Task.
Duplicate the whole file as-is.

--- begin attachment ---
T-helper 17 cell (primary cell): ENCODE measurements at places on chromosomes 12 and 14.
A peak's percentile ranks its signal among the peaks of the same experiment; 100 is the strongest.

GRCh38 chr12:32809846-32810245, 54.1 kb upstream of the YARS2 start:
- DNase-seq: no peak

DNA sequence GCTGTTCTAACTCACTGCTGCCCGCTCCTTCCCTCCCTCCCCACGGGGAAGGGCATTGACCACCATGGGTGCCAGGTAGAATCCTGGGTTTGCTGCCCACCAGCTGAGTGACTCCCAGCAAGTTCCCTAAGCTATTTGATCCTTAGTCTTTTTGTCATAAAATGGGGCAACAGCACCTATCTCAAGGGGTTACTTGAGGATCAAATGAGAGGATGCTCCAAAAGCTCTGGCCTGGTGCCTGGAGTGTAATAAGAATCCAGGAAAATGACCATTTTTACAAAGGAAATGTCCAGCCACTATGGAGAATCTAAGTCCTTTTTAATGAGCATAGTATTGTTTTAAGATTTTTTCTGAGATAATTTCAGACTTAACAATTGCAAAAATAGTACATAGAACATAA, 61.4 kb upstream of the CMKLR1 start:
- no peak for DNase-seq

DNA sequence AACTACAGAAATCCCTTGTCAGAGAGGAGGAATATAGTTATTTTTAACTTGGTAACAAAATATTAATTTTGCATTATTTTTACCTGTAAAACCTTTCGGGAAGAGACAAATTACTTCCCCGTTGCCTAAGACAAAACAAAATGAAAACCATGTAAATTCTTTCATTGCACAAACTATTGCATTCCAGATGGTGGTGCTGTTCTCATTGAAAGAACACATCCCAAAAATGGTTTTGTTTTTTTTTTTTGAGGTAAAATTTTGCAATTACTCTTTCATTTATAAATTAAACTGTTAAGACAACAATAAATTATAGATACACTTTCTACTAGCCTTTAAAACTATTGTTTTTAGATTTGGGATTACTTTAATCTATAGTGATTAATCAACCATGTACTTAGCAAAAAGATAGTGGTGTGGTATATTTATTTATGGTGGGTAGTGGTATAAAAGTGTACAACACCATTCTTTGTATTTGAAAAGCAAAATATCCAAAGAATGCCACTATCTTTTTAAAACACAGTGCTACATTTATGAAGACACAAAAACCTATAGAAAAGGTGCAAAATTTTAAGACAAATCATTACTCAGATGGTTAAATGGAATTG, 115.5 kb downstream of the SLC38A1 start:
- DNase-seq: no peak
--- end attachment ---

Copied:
T-helper 17 cell (primary cell): ENCODE measurements at places on chromosomes 12 and 14.
A peak's percentile ranks its signal among the peaks of the same experiment; 100 is the strongest.

GRCh38 chr12:32809846-32810245, 54.1 kb upstream of the YARS2 start:
- DNase-seq: no peak

DNA sequence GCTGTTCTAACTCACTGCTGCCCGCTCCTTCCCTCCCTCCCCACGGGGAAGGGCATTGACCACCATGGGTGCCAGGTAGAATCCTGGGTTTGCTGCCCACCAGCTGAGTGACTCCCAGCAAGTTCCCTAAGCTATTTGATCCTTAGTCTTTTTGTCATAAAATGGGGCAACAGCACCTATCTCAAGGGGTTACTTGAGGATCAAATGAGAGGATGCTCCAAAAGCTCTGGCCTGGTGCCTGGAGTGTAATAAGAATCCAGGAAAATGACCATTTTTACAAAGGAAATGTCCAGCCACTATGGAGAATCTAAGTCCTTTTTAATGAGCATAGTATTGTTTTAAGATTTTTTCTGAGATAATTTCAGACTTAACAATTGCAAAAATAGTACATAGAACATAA, 61.4 kb upstream of the CMKLR1 start:
- no peak for DNase-seq

DNA sequence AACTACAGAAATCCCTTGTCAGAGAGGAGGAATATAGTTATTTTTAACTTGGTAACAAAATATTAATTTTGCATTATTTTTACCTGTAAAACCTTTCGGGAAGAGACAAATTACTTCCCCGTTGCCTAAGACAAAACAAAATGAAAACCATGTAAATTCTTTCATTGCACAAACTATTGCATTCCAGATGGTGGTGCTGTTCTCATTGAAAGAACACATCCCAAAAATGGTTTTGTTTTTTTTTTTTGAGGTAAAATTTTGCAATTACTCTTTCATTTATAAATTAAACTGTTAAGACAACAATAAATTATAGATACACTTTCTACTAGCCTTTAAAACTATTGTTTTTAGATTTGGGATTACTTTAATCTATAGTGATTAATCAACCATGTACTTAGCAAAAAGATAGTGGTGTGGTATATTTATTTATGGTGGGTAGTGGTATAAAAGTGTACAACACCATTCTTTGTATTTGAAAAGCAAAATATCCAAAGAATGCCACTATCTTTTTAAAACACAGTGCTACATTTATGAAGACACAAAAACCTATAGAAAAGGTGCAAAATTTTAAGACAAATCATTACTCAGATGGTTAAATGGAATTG, 115.5 kb downstream of the SLC38A1 start:
- DNase-seq: no peak